Violet Against Violence
During Las Fallas celebrations, which this year will be held from 1-5 September, there will be six purple points or Puntos Violetas with the aim of preventing acts of sexual aggression. The stands which will be set up across the city, will be manned from 7pm to 1am, to comply with the curfew rules. They were also present in the city during previous Fallas celebrations, as well as on 23 June, the celebration of the eve of San Juan, and New Year’s Eve.
The plan was announced on Wednesday by the city council, and councillor for equality Lucía Beamud explained: ‘The Puntos Violetas are useful spaces to transmit an anti-machista message to the wider society, as well as establishing immediate and accessible channels to report (aggressions) and to help victims.’
The location of the six stands will be: Plaza del Ayuntamiento (behind the fountain, opposite the Rialto Theatre building), Plaza del Tossal, Plaza del Doctor Landete (next to the San Valero church), Plaza de Cánovas, Paseo Marítimo (close to the Hotel Neptuno) and in Avenida Blasco Ibañez (at the junction with Calle Manuel Candela).
Meanwhile, Benidorm’s city council held a minute’s silence on Wednesday following the confirmaton that a woman killed in Navarra on 7 July was a victim of domestic violence. The 43-year-old was shot by her ex-partner and ex-brother-in-law in front of her children, aged five and nine. This brings the total of women killed so far this year to 33.
The council recommends that anyone who suspects a case of domestic abuse or is suffering domestic violence can call the freephone number 016 which is manned 365 days a year and can be attended in 52 languages. The number leaves no trace on a telephone bill, although erasing it from the call log is recommended.
Back to school with face masks, bubble groups and social distancing of 1.2m
The new school year, which gets underway on 8 September, will begin with the measures which were agreed by the education community in May: face-to-face learning, compulsory face masks for children over six, a reduction in social distancing to 1.2m where the Covid-19 incidence rate is low.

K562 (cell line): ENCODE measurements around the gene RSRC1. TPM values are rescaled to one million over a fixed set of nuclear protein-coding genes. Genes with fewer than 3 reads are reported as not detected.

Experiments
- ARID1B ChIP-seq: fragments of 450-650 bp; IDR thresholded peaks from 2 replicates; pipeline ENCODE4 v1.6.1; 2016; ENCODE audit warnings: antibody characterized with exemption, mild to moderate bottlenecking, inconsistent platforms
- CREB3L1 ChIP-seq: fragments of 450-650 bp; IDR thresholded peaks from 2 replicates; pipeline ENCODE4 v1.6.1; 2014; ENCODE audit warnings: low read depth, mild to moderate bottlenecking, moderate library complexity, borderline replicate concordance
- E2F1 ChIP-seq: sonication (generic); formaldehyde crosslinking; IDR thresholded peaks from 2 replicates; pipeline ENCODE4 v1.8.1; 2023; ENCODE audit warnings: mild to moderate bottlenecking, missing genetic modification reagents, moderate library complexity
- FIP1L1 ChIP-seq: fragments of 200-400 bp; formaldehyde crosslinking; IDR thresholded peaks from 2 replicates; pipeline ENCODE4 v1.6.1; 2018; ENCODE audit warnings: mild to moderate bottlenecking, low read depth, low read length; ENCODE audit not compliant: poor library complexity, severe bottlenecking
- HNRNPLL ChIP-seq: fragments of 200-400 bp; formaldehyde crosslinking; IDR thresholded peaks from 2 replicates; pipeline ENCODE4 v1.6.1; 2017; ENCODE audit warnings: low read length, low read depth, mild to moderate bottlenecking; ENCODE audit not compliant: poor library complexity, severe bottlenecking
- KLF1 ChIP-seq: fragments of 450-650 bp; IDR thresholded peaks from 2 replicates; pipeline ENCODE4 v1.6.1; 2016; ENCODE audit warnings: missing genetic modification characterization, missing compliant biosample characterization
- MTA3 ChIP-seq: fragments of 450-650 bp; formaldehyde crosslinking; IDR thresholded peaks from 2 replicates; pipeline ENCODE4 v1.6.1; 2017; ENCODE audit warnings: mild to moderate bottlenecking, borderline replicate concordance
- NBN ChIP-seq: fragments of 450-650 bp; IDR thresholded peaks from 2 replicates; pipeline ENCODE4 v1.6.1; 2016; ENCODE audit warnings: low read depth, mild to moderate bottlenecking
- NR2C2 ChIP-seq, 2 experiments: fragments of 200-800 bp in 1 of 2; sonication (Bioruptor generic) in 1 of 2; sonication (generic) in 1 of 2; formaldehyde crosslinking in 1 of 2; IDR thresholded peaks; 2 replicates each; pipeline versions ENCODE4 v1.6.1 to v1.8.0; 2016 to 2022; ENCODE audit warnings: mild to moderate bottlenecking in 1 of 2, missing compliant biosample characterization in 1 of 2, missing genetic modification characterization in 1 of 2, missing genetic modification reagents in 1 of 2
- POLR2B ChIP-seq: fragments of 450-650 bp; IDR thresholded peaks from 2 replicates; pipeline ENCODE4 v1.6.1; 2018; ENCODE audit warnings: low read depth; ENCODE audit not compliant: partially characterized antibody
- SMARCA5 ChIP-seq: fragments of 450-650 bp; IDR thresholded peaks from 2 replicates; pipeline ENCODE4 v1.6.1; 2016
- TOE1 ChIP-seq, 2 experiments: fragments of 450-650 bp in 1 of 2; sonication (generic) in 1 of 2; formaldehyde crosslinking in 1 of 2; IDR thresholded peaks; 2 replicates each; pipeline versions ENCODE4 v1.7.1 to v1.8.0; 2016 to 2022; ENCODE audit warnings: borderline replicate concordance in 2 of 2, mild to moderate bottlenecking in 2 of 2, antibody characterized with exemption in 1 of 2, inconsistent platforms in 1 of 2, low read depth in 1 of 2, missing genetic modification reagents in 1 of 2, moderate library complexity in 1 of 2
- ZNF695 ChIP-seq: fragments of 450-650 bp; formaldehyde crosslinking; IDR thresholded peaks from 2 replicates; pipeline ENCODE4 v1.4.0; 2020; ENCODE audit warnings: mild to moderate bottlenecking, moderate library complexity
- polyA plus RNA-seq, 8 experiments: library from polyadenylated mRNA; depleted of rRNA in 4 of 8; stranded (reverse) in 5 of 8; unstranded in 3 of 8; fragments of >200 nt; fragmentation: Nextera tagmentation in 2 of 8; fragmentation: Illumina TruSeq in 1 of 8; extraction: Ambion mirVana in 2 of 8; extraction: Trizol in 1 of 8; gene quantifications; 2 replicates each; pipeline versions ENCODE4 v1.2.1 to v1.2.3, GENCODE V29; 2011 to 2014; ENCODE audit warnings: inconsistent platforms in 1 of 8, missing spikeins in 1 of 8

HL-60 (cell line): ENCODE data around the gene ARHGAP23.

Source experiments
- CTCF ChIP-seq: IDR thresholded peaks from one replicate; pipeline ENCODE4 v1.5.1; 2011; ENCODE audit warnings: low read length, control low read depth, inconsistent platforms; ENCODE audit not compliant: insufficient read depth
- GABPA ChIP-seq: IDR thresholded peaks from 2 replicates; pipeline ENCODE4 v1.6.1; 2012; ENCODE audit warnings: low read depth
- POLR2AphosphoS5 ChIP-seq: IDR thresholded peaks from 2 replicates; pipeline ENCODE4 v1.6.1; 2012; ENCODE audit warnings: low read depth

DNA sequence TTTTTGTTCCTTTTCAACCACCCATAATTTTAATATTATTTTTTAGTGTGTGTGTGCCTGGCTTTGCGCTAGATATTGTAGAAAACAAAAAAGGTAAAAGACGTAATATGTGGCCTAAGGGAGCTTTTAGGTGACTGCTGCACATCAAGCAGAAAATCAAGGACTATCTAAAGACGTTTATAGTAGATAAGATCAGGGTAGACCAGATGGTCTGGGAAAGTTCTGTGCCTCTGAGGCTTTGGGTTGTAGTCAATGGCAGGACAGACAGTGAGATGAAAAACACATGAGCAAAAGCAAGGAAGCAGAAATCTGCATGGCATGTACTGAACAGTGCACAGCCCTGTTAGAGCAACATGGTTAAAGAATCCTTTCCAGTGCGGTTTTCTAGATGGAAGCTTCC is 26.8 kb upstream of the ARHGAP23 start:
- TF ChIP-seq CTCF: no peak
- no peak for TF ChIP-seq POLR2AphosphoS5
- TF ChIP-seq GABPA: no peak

The announcement came on Wednesday, following a meeting of the education departments of the central and regional governments. Regional education minister Pilar Alegría said that one of the main objectives was the maximum amount of face-to-face classes as possible. She said that presencial classes had been shown to be ‘an absolutely necessary tool to improve equality in education’.
She continued, saying that this year Spain has another ‘fundamental tool’, that of vaccination, that all the regions are vaccinating over 12s and almost 100% of teaching staff are fully vaccinated.
Also speaking after the meeting on Wednesday, Valencia’s education minister, Vicent Marzà, said that 78% of the region’s over 12s had already received a first jab of the Coronavirus vaccine. He said that 100% of students will have had the chance to receive a first jab before going back to class in September and that ‘the large majority’ will already have received their second jab. He said this was very positive news and that it would help towards a much calmer start to the school year. ALSO READ: Covid-19 Vaccinations in Spain.
He added that there would be 100% face-to-face teaching, which the government was guaranteeing with 5,000 more teachers to better attend to students’ needs.
Coronavirus infections and deaths decline but ICU figures up
This week there have been 5,712 new infections from Coronavirus, significantly fewer than last week’s 7,014. There have been 9,298 all-clears, compared to 12,261 last week. There have also been fewer deaths, 33 this week, compared to 52 last week.
Hospital admissions are also down, 411 this week, compared to 475 last week, although the number of people in intensive care has increased, from 84 last week to 93 this week. Click here for all reports on: Coronavirus in Spain.